As human beings, our emotional compass plays a crucial role in our well being. When we are able to express and show our emotion, we are able to release and let go of pent up energy. Moving through our emotional processes encourages flow and movement- we become emotionally agile. Whereas shutting ourselves off from feeling certain emotions such as anger, sorrow and grief creates inner conflict. It keeps you stuck in that emotion because you have not met with the difficulty of working through it. From a physical perspective, our emotions are heavily tied into our gut. Stress and anxiety from holding in emotions can bring on ill health, digestive issues, and even stomach ulcers.
Suffocated emotions end up as repeated cycles of pain that impact our mental well being also. If we cannot speak our truth and share our pain for fear of stigma and judgement then those emotions rattle inside our mind as shame, non-acceptance, and fuel an impaired sense of self image.
Currently, 1 in 4 people are suffering from poor mental health. Many of them suffer in silence. What they need is greater awareness and acceptance- not more judgement, isolation and labels.
“Loneliness does not come from having no people about one, but from being unable to communicate the things that seem important to oneself, or from holding certain views which others find inadmissible.”- Carl Jung
In terms of relationships, if we are constantly having to scrutinize and sieve through what we say, how does this help us build trust and openness? The fact is, it doesn’t. Fighting truth harms our spirit. We can only meet others as deeply and honestly as we have met ourselves. Sometimes we may shut others down because we cannot deal with the crushing depth of what they are feeling. But empathy asks that we meet another person where they are. Compassion asks that we show some understanding for what they are feeling. And love asks that we practice acceptance of our humanness- all parts of it.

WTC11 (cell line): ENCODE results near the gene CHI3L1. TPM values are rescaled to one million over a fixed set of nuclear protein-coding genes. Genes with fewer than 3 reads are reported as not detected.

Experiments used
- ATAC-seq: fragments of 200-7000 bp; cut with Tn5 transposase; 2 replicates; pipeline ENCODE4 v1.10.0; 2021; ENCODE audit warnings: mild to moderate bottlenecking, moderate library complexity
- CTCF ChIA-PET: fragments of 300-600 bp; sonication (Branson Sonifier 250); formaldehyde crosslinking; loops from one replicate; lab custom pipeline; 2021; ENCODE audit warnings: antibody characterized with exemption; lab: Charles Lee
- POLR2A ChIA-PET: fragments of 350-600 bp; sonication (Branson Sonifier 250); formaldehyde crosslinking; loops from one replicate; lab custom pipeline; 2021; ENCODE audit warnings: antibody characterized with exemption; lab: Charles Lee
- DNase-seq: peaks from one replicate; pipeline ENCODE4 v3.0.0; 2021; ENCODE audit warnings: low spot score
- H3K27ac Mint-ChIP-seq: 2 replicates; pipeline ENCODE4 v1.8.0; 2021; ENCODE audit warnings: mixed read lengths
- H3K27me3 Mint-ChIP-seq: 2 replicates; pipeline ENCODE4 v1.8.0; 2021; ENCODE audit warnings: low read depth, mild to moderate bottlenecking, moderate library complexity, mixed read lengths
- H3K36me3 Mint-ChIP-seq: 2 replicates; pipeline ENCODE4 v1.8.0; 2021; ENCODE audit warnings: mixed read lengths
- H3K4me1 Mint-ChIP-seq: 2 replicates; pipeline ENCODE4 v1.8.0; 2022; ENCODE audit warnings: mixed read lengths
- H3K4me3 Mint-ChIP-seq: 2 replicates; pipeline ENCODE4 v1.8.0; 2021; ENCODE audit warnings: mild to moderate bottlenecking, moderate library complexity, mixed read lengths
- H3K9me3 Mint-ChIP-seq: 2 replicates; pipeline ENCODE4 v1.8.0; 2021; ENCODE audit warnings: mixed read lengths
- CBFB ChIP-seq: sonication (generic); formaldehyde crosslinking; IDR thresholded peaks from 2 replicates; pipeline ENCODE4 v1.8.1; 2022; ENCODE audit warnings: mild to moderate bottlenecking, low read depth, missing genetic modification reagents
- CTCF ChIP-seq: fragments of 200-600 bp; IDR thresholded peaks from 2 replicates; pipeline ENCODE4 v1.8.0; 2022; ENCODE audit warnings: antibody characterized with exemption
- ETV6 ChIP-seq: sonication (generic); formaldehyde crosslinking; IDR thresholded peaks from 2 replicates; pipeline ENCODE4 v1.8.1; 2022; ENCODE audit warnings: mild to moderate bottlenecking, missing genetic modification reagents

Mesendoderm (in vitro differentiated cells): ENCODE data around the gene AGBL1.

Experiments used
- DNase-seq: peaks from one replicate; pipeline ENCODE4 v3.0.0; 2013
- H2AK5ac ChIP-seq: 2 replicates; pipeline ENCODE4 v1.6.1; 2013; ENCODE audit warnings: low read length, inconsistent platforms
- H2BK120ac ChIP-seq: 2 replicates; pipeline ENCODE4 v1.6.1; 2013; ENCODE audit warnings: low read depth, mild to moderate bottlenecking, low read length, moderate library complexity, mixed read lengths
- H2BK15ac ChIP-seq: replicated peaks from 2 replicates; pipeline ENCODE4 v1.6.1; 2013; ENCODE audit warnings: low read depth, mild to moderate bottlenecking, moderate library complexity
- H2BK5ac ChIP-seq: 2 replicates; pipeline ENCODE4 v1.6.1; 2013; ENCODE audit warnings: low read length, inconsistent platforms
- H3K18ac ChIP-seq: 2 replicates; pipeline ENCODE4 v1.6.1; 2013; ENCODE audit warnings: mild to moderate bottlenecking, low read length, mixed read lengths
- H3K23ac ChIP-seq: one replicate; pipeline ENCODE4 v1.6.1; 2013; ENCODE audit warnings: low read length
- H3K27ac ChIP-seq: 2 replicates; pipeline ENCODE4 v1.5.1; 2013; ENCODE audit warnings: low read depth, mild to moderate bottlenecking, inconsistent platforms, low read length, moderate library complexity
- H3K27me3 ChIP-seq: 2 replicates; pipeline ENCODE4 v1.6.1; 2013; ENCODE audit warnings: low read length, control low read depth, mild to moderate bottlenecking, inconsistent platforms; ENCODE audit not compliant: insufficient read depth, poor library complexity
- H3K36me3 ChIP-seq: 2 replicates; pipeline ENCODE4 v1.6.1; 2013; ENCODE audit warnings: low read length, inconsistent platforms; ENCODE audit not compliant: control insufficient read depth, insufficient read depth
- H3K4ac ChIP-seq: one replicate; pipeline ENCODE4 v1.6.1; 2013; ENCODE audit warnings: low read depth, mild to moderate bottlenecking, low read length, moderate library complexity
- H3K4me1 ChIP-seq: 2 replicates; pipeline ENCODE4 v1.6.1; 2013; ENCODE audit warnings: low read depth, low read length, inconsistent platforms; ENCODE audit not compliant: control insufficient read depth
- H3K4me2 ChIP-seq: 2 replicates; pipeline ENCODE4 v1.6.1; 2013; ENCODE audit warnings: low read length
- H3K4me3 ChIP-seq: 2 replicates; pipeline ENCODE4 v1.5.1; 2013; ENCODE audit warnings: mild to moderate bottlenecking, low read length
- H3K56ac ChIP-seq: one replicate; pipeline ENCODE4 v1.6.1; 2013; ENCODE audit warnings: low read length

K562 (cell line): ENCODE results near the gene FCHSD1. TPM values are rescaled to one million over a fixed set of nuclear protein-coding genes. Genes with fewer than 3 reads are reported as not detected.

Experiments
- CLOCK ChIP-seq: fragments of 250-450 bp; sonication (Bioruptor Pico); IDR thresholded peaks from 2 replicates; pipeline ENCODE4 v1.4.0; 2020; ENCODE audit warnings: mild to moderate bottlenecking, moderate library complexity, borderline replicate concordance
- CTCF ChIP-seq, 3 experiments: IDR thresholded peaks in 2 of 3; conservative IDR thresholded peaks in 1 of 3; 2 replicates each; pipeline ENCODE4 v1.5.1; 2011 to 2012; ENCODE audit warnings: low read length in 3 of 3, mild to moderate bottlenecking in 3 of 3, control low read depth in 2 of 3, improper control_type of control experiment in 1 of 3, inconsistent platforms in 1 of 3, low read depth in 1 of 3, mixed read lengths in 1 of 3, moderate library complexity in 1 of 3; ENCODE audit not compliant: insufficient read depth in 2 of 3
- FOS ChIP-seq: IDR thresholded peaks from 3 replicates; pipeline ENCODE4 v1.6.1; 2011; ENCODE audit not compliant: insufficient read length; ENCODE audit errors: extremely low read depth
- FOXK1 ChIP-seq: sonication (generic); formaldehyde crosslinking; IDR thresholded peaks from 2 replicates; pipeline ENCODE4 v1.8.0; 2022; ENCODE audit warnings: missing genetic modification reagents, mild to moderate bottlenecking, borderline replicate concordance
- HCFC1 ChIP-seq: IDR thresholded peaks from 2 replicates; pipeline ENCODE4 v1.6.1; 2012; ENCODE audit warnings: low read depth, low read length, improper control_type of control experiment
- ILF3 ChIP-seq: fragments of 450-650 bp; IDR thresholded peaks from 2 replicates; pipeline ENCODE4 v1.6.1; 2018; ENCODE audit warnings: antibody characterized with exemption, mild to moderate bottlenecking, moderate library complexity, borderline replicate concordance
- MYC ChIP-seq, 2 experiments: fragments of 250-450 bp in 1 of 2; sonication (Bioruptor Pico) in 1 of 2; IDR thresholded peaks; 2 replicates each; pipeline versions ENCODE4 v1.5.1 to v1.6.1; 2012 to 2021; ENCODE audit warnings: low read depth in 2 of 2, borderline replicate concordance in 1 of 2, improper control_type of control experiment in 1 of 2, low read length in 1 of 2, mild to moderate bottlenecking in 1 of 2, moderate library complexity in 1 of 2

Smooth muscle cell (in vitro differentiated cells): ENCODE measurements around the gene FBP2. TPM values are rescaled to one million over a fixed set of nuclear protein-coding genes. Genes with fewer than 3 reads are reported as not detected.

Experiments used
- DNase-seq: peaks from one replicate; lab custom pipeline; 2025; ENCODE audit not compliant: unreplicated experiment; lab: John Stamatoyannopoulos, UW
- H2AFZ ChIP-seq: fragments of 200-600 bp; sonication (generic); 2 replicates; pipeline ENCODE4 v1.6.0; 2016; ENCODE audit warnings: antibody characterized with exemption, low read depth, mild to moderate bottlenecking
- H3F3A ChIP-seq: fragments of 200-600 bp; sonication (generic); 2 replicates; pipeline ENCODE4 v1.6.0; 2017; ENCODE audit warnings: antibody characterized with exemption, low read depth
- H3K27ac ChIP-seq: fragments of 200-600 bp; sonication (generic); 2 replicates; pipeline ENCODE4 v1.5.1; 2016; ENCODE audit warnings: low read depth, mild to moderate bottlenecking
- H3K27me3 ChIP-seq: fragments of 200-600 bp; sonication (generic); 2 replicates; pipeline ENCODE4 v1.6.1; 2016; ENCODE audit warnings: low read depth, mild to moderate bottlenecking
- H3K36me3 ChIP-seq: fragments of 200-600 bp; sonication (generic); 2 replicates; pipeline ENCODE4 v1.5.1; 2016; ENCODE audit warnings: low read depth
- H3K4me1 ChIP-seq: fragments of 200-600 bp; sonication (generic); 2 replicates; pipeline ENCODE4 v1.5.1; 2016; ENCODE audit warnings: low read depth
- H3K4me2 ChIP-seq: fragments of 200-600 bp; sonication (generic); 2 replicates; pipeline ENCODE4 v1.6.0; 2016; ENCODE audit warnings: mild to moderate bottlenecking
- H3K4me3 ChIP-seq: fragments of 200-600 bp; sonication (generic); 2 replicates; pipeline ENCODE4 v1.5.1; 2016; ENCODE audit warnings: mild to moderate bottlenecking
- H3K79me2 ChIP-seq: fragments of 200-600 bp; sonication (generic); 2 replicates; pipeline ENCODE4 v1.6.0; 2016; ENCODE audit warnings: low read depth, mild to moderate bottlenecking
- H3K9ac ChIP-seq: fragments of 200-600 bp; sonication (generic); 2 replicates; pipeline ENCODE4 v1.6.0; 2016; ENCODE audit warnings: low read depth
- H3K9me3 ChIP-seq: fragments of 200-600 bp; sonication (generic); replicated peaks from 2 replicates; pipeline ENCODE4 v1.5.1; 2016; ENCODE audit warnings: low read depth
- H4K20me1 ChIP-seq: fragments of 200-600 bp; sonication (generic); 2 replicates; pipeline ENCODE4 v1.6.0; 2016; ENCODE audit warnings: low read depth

It is the emotions and thoughts that we repress and resist that continue to reverberate through our heart-space and negatively impact our well being. We should not fear to show our emotion. There is no shame in being who we are and feeling what we feel in all our humanness.
2. The ability and courage to embrace our personal and spiritual growth
If we aren’t prepared to do the deep inner work toward healing and acceptance then how are we growing as a person? Life is messy. Human beings are messy. Growth is messy. We are messy in what we feel and how we perceive what we feel. Because that is humanness. It is an emotional and rocky terrain of ups, downs, highs, lows and all else in between. Ultimately, we should not expect it to be anything else. We should not prey upon those in pain under the umbrella of fake positivity to find weakness in their depth. Through our darkest times we can find spiritual substance, integrity and a backbone of strength. And so no one should feel the need to dismiss their suffering in order to feel loved or accepted by another. We evolve as human beings through facing the dull ache of all that hurts inside.
Everybody hurts. No one is immune to pain. Pain does not discriminate between the rich and the poor, the enlightened or the ignorant, the loved or the lonely.
We have all experienced the hurt of a broken heart. Shouldn’t we open our hearts to people that are hurting rather than reject them? Shouldn’t we open our hearts to ourselves and respect what we feel enough to intelligently work through it? Because we are all deserving of a spiritual approach to growth that is grounded in truth, compassion and empathy. This is how we nourish our inner strength.